Bergoglio's revenge therefore came from the hospital, the ideal place for those who want the Church to be a field hospital; a project that will be fully achieved with this appointment, with deaths and injuries on all sides. Because after all, we already know Fernández: he is none other than Francis. And Francis is Fernández, until death do them part; or they are parted by one of those uncertain times during which the pontiff had already several times thrown out of the window those "friends" he had let in through the door.

But today it is almost a symbiosis: and not only because they are both Argentinians. In fact, it is well known that behind the drafting of the apostolic exhortation Evangelii gaudium was the hand of Fernández, who even left his signature in the citation to § 263 (footnote 207), as if he were a Father of the Church. And what was so ingenious in the speech for the opening of the I Congreso Nacional de Doctrina Social de la Iglesia, in 2011, to quote it in a pontifical document? Nothing. A simple exhortation not to consider our times more difficult than others. But it was a "Tucho" quote.

It is well known that even Amoris Laetitia (AL) was largely the result of the work of the former rector, with centones from his writings reported in the text of the post-synodal Exhortation, as Sandro Magister pointed out in 2016. The Argentine archbishop was also one of the main authors of the confidential letter that the bishops of the pastoral region of Buenos Aires sent to Pope Francis on 5 September 2016, with directives for the interpretation and application of AL; this letter argued that, in some concrete cases, AL opens the door to the possibility of validly receiving absolution and Communion for those faithful who continue to live more uxorio. To this letter, the pope replied the same day, confirming that interpretation. Four cardinals put forward questions on the controversial exhortation, but none of them were dignified with an answer. "Tucho" instead received the answer in record time.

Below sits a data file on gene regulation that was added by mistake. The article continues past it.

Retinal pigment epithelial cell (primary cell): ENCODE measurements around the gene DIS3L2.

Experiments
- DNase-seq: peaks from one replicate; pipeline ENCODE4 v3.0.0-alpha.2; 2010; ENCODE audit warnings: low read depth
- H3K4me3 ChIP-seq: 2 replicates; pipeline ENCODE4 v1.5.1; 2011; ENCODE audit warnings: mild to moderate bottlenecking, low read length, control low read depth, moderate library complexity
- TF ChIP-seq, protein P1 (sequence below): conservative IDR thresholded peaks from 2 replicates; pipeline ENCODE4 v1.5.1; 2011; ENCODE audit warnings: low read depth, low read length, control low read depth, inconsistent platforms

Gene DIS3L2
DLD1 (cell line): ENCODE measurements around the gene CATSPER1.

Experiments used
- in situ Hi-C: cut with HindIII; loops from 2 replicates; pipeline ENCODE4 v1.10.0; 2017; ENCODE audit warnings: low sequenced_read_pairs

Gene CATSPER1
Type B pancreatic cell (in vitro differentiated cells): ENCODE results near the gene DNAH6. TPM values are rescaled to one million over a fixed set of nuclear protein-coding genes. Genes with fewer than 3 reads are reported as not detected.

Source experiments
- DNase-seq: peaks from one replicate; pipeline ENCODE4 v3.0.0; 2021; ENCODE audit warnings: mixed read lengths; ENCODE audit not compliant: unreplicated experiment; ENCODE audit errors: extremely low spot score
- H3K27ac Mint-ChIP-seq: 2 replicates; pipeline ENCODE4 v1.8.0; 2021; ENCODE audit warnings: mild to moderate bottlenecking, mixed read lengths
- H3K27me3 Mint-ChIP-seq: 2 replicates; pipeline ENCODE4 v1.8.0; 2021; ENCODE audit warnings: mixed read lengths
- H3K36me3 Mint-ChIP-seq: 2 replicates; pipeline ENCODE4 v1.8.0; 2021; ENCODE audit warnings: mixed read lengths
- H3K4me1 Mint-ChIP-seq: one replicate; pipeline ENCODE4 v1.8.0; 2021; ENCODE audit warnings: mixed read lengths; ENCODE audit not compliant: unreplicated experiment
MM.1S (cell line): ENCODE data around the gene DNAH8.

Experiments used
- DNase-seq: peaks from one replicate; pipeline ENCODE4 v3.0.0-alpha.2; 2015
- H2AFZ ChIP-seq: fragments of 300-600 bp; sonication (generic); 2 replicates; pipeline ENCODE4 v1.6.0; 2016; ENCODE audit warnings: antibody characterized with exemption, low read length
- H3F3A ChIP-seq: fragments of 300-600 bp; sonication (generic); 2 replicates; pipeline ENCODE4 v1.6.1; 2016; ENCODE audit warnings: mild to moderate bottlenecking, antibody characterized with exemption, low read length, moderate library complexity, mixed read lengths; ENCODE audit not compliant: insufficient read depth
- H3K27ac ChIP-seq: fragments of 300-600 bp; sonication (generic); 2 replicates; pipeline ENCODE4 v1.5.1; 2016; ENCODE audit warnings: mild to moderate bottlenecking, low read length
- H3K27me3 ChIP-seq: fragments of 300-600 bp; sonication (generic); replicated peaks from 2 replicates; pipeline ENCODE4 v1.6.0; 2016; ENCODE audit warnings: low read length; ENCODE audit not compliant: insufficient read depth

One of our sources, who is familiar with Argentine Catholicism and Fernández's writings, has more than a suspicion that even the pope's letter of appointment itself is his own work: “it is his style of writing: short, precise, with practical orders, trying to make a good impression on everyone, useless and repetitive notes. In that letter one finds his objectives.... "In the name of a God to whom no limits can be placed" – an expression he loves to repeat – “he damages the revealed Catholic faith”.